fonjime ainaci ojoro juwe biya funceme manju gisun tookan akū (f°6a) tacimbi tuttu bicibe ninggun nadan gisun getuken ni ejehebi. gūwa gemu fuhali onggoho. uttu oci atanggi manju gisun wacihiyame bahafi saci ombi. jabume age ere gisun be ume firgembure niyalma basuraho ayoo si damu inenggi dobori akū gūnin girakūfi daci encu hetu baita ume dara. talude niyalma be ucaraci ume nikara goidarakū tang seme manjuraci ombi. fonjime age labdu baniha sini tacibure be (f°7b) alime gaifi gingguleme dahaki sembi:

Question. What can I do? I have been learning Manchu for more than two months without interruption and, although I remember clearly six or seven words, I have forgotten everything else. If so, when will I be able to master Manchu?
Answer. Sir, do not say that! People might make fun [of you]. Just keep at it day and night and do not pay attention to what may at first be unfamiliar. If you happen to meet someone, do not speak Chinese and in no time you’ll be able to speak fluent Manchu.
Question. Sir, thank you very much! I will heed your instructions and follow them carefully.

A Manchu poem about cassowaries by the Qianlong emperor

The 2013/1 issue of Transcultural Studies (1) contains a very interesting article by Lai Yu-Chih on paintings representing cassowaries. These were produced by the imperial workshops and are significant witnesses of the flux of informations coming from western sources and finding their way to the Qing empire, as well as how they were integrated into the Qing worldview. The article focuses mostly on four pages that were added to the Niao Pu (鳥譜), Album of Birds, some fifteen years after its completion. These four pages consist in one painting of a cassowary, its description in Chinese and Manchu and a poem by the Qianlong emperor, also in Chinese and Manchu. In his discussion of the texts accompanying the picture, the author relies on the Chinese version of the text but it can be noted that the Manchu text itself is a poem following the rules of Manchu poetry (2). It also seems that it does not match exactly the Chinese text. This makes the Manchu version a work of its own, to be added to our corpus of Manchu poetry.

I give below the Manchu text and a (clumsy) translation.

han i araha e mo gasha be irgebuhe juwan mudan i irgebun:
Poem in ten rhymes on the cassowary written by the emperor.

te i ere h’alaba i gasha.
tesu bade inu tongga sabumbi.
teike mederi jahūdai deri gajifi.
terei arbun be cohome nirubuhabi:

This bird of Indonesia
is rarely seen in its native country.
Recently it has been brought from a ship
and its picture has been especially painted.

erebe foranggiya ba i niyalma de takabufi.
ere da hūng mederi tun de banjimbi sehe.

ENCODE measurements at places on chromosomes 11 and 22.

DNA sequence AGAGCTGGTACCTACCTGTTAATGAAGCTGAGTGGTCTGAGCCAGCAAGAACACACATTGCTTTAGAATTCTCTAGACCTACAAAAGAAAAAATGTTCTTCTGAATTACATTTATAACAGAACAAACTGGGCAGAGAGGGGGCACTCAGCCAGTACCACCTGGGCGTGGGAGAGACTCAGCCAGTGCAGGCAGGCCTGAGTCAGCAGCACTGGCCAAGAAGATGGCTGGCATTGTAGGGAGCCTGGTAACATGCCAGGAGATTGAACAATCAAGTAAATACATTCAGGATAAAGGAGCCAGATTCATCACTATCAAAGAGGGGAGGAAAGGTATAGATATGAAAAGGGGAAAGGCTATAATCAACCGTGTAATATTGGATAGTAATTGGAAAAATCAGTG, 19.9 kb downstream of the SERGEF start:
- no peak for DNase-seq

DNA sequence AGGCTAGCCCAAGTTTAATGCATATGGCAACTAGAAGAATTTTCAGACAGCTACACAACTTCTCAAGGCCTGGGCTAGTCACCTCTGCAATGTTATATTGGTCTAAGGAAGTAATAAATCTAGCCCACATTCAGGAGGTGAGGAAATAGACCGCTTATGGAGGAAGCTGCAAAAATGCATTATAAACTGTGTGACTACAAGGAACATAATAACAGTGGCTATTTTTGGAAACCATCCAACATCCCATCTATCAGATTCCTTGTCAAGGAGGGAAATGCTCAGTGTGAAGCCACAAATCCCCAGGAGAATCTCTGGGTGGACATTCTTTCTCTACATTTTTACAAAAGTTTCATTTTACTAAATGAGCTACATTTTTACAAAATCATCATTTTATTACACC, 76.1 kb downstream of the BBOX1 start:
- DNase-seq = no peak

erei nirugan leolehe gisun gemu bi.
ejeme arahangge akūmbuha bime getukelehe:

It is said to have been discovered by people from France
and to live on an island of the Da hūng sea.
Here are its image and description.
Record of it has been made complete and it has been explained.

banin nomhon ofi dasihirakū.
ba i halhūn be baime beiguwen de sengguwembi.
banjiha beyei gubci funggaha fulahūri boco bime.
banitai konggolo de fulgiyan sukū tuheme banjihabi:

Quiet by nature, it is no bird of prey.
Seeking heat, it fears cold.
All feathers of its body are deep-red
and its crop is made of red skin at the bottom.

asha de dethe akū ofi deyeme muterakū.
an i arbušacibe uncehen mokto saka.
adarame bahafi ubade isinjiha ni.
aibici baime gajihangge geli waka.

Because its wings have no pinions, it cannot fly.
While it moves normally, the tail is somewhat bald.
How did it manage to come here?
Looking everywhere, no one has brought it. (3)

ume ši lo gasha seme sabi obure.
umesi julge de hafan i hergen obuhakū kai.
udu ferguwecuke gasha obume ujirakū bicibe.
ulabuha manggi inu emu tongga donjin kai:

Do not mistake it for the ši lo bird, taking it as a good omen,
It was not chosen as a rank badge for officials.
Although this marvelous bird cannot be fed,
after it has been handed down, it is indeed a rare thing to hear.

(1) Available at

(2) The poem makes use of initial alliteration and final rhymes:
Stanza 1

Stanza 2 and 5

Stanza 3 and 4

(3) I am not sure I got this verse right, especially the aibici baime part.

Behe, 18th c. author and translator

The recent batch of Manchu works put online by the Staatsbibliothek zu Berlin featured the Nadan tacihiyan be urunakū hūlabure bithe, a work translated by Behe (博赫). I learnt of its existence in Puyraimond’s catalogue of the BNF Manchu collection and had long wanted to see it since Behe is an author/translator I had encountered before. A member of the Mongol Bordered Yellow banner, Behe has indeed translated/authored several Manchu books during the second half of the 18th c.:

Nadan tacihiyan be urunakū hūlabure bithe (Ch. 七訓須讀)
The preface is dated QL 29 (1764) and signed kubuhe suwayan i monggo gūsai yafahan coohai uheri da yamun i ejeku hafan behe. tušan ci aljafi nimeku ujire šolo de isamjame araha.

Manju gisun be ja i gisurere bithe (Ch. 清語易言)
The preface is dated QL 31 (1766) and gives the same information as the preceding work.

Bayan wesihun jalafun baha i bithe (Ch. 延寿格言)
On the last page is given the date QL 44 (1779), Behe is then kubuhe suwayan i monggo gūsai. da tušan g’an su goloi jyli cin jeo i jeo i saraci behe ubaliyambufi folobuha.